Architect Renzel Silva, who has been working at the city hall for 5 years, said he hopes Sotto will be true to his word, especially when it comes to his earlier remarks that he will not grant favors or threaten employees.
“I hope the services will continue,” he said.
Mildred Manzano, a midwife who has worked for the Pasig City government for 20 years, said she voted for Sotto because of his promise to prioritize health care.
“May mga gamot naman pero hindi siya sapat,” she said. “Kami 'yung preventive eh.”
(There is medicine but it is not enough.)
Manzano said she hopes Sotto will also be sincere in caring for the employees.
“Mahalin n'ya ang empleyado. Iyon ang hindi namin naramdaman sa previous,” she said.
(I hope he makes the employees feel loved. That’s something we didn’t feel from the previous.)
At the lobby of the city hall, ABS-CBN was able to talk to 3 casual employees—Nancy Bernal, Ricky (who refused to give his family name) and Bong Aguado.
Bernal and Aguado have been casual employees at the city hall for 18 years.
“Bago siya umupo maraming kabado. Lalo na 'yung mga job order talagang sabi tatanggalin daw mga job order,” Bernal said.
(A lot of us got nervous before he became mayor, especially those who were job orders because the rumor was that he will remove all job orders.)
Ricky said city hall employees have been trying to be neutral.
“Kung sino ang manalo doon po kami,” he said.
(Whoever wins will have our loyalty.)
“Sinabi niya na 10 years pataas mare-regular. Sana maging totoo. Kagaya ko mag-18 na ako rito eh,” said Aguado.
(He said those who have worked for 10 years will become regular employees. I hope it comes true. Like me, I have been working for 18 years here.)
All 3 said they didn’t vote for Sotto because they might be removed from work if they did.
“Alam naman niya 'yun,” Ricky said of Sotto, who has said that he will end the culture of fear at city hall.
(He already knows that.)
MORE WORK AHEAD
Barangay Manggahan Councilor Quin Cruz, who was part of Sotto’s campaign team, said their work is now more challenging.
“Nakita namin 'yung pangangailangan na alalayan pa rin si Mayor Vico,” he said. “Hindi natatapos 'yung laban ng election. Kundi nag-uumpisa pa lang sa pag-upo niya. Sa ngayon nakikita namin hindi magiging smooth. Hindi ganun kadali 'yung transition.”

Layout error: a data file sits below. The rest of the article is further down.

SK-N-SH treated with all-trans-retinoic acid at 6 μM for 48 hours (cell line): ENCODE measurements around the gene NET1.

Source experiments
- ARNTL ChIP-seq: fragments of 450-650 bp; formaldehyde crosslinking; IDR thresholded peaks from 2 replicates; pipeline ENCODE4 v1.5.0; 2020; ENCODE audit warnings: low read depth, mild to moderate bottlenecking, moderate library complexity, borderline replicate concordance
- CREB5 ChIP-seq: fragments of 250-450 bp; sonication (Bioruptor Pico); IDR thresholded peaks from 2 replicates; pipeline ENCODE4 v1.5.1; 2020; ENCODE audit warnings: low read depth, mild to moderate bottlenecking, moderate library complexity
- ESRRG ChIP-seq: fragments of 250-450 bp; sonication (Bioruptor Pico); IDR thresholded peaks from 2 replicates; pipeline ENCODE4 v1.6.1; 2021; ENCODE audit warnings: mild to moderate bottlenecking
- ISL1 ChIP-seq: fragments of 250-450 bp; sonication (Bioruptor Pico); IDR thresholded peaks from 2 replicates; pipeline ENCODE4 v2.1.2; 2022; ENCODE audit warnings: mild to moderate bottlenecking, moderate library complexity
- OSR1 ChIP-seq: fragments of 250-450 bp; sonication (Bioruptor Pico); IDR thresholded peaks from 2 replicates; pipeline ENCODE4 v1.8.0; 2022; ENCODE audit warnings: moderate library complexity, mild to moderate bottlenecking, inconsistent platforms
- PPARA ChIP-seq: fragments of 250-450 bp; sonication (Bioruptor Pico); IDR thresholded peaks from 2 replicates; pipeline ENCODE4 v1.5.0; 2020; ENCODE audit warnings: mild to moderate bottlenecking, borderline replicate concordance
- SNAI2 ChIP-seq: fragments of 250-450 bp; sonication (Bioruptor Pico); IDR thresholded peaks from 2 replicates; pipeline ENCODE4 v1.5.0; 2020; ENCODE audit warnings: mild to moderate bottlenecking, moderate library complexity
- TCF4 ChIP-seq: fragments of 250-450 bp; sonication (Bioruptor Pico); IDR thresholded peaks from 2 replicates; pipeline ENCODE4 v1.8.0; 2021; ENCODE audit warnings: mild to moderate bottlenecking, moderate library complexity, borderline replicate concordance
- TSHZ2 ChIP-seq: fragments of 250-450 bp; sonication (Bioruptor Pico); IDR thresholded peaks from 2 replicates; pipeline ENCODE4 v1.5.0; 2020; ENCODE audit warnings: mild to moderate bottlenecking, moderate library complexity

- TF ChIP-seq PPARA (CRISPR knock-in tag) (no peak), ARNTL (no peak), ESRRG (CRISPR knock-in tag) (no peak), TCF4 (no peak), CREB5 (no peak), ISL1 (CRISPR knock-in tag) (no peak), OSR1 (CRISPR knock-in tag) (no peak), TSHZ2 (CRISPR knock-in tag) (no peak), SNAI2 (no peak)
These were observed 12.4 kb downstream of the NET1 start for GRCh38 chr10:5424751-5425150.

He echoed Sotto’s worry about uncooperative individuals.
“Kaya kahapon nagulat rin kami na out of 12 city councilors, 5 lang ang umattend ng turnover and oath-taking ceremonies. Nagulat rin kami na out of 30 barangays, 11 lang na kapitan ang nakita namin dito,” Cruz said.
(Yesterday we were surprised that out of 12 city councilors, only 5 attended for the turnover and oath-taking ceremonies. We were also surprised that out of 30 villages, only 11 captains were here.)
This, amid Sotto winning in 28 out of 30 villages in the city.
Nevertheless, he said Sotto knows how to deal with people, especially since he values professionalism.
By Monday afternoon, the young mayor finally went out of his office to announce the suspension of Pasig City’s supposedly confusing odd-even scheme.
It was eventually revealed that the mayor’s office, which was in the hands of the Eusebio family for 27 years, has been stripped of appliances and equipment like computers.
After the elections, Ateneo School of Government Dean Ronald Mendoza, Sotto’s professor in graduate school, said it is more difficult to deliver change than defeat a political dynasty.
He said there would be a lot of “obstacles” deliberately left by the previous administration. This is why politicians like Sotto need all the help they can get from the public.
Meanwhile, Cruz said they have committed themselves to helping the young mayor.
Residents like 61-year-old Zamora believe in the need for more support as well.
“Kailangan niya ng pasensiya at kooperasyon ng lahat. 'Yun ang kailangang kailangan para magtagumpay ang Pasig,” she said.
(He really needs patience and cooperation of all. That’s what’s needed for Pasig to succeed.”